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  1. Oklahoma: Canola Schools – August 2 and 4

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  3. Tennessee: Mid-South Ag Finance Conference, Martin, Aug. 3

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  4. Arkansas: RiceTec Field Day, Harrisburg, Aug. 3

    August 3 @ 8:00 am - 5:00 pm
  5. New Mexico: Ag Science Center Field Day, Clovis, Aug. 3

    August 3 @ 8:00 am - 5:00 pm
  6. Texas: Cotton Fiber Quality Conference, Lubbock, Aug. 4

    August 4 @ 8:00 am - 5:00 pm
  7. Arkansas Rice Expo, Stuttgart, Aug. 10

    August 10 @ 8:00 am - 5:00 pm
  8. North Mississippi Row Crops Field Day, Verona, Aug. 11

    August 11 @ 8:00 am - 5:00 pm
  9. Texas: Small Grain Workshop, Brownwood, Aug. 11

    August 11 @ 8:00 am - 5:00 pm
  10. Texas: Pre-Plant Wheat Meeting, Amarillo, Aug. 12

    August 12 @ 8:00 am - 5:00 pm
  11. Kansas: Farm Succession Planning Seminar, Jewell, Aug. 16

    August 16 @ 8:00 am - 5:00 pm
  12. Illinois: Agronomy Day, Savoy, August 18

    August 18 @ 8:00 am - 5:00 pm
  13. Kansas: Farm Risk and Profit Conference, Manhattan, Aug. 18-19

    August 18 @ 8:00 am - August 19 @ 5:00 pm
  14. Kansas: Water Management Field Day, Colby, Aug. 23

    August 23 @ 8:00 am - 5:00 pm
  15. Georgia: Pest Manager Training Workshop, Savannah, Aug. 26

    August 26 @ 8:00 am - 5:00 pm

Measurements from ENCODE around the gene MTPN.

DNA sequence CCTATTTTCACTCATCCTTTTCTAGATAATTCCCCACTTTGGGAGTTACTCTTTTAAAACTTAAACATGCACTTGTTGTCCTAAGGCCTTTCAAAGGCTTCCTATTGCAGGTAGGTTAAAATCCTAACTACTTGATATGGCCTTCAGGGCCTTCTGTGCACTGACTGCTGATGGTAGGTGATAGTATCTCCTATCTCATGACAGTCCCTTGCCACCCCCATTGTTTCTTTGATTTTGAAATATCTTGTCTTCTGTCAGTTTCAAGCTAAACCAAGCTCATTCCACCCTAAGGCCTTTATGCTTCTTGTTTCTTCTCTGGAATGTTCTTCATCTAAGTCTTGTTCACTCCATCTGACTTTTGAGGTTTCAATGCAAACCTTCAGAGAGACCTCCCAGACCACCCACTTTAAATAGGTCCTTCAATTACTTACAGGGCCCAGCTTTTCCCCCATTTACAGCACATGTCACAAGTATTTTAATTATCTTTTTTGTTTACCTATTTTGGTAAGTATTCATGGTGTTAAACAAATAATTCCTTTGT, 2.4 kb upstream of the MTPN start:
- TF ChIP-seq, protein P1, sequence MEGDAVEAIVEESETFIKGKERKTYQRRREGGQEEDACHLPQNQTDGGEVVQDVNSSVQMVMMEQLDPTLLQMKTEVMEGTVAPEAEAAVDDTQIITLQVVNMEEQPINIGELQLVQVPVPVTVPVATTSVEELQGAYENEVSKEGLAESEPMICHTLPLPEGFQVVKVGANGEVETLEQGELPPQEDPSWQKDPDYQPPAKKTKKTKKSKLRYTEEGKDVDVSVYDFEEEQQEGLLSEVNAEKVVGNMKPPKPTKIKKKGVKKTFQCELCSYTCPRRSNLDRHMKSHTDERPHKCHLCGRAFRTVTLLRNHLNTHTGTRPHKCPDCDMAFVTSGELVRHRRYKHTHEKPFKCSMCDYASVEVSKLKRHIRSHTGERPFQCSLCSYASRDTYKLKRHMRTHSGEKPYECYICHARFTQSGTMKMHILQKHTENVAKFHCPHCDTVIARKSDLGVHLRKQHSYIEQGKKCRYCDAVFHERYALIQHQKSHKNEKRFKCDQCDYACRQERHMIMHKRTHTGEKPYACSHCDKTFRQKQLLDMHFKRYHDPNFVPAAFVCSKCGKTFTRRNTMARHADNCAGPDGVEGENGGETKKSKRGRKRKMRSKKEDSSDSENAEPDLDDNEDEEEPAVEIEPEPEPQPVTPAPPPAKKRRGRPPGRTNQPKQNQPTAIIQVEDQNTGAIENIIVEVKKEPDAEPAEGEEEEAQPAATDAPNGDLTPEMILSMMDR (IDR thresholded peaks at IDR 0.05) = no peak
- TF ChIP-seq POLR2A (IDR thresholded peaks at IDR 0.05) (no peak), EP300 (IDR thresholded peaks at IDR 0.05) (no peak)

16. Louisiana: Sweet Potato Field Day, Chase, Aug. 31

    August 31 @ 8:00 am - 5:00 pm
  17. Georgia Peanut Tour, Tifton, Sept. 13-15

    September 13 @ 8:00 am - September 15 @ 5:00 pm
  18. California Almond Conference, Sacramento, Dec. 6-8

    December 6 @ 8:00 am - December 8 @ 5:00 pm

Kentucky Corn: Keep Watch for Gray Leaf Spot

Ernst Undesser
By Paul Vincelli, University of Kentucky Extension Plant Pathologist July 9, 2013

This is just a reminder of the factors that favor a positive yield response from a strobilurin fungicide in corn. Figure 1 lays this out graphically.

Figure 1. Factors that increase the probability of benefit from a foliar fungicide in corn. The top five factors are often the most important.

Figure 1. Factors that increase the probability of benefit from a foliar fungicide in corn. The top five factors are often the most important.

Disease pressure is, of course, the primary factor determining the probability of a benefit from a foliar fungicide in corn. With all the rain this season, gray leaf spot (Figure 2) may be widely active. Producers may wish to scout fields for evidence of disease activity.

Scouting guidelines for gray leaf spot originated from Iowa State University, and many universities have adopted these with little to no modification. They are:

1. Consider a fungicide application if:
a. The hybrid is rated as susceptible or moderately susceptible, AND,
b. 50 percent of the plants in a field have disease lesions present on the third leaf below the ear leaf or higher prior to tasseling.

2. Consider a fungicide application if:
a. The hybrid is rated as moderately resistant, AND,
b. 50 percent of the plants in a field have disease lesions present on the third leaf below the ear leaf or higher prior to tasseling, AND,
c. Additional factors or conditions that favor disease development are present (See Figure 1)

These are approximate guidelines, and the disease can be unpredictable. Nevertheless, these guidelines can be helpful tools in making rational spray decisions.

Figure 2. Young lesions of gray leaf spot of corn. Image of Doug Jardine, Kansas State University.

Figure 2. Young lesions of gray leaf spot of corn. Image of Doug Jardine, Kansas State University.

Ernst Undesser
By Paul Vincelli, University of Kentucky Extension Plant Pathologist July 9, 2013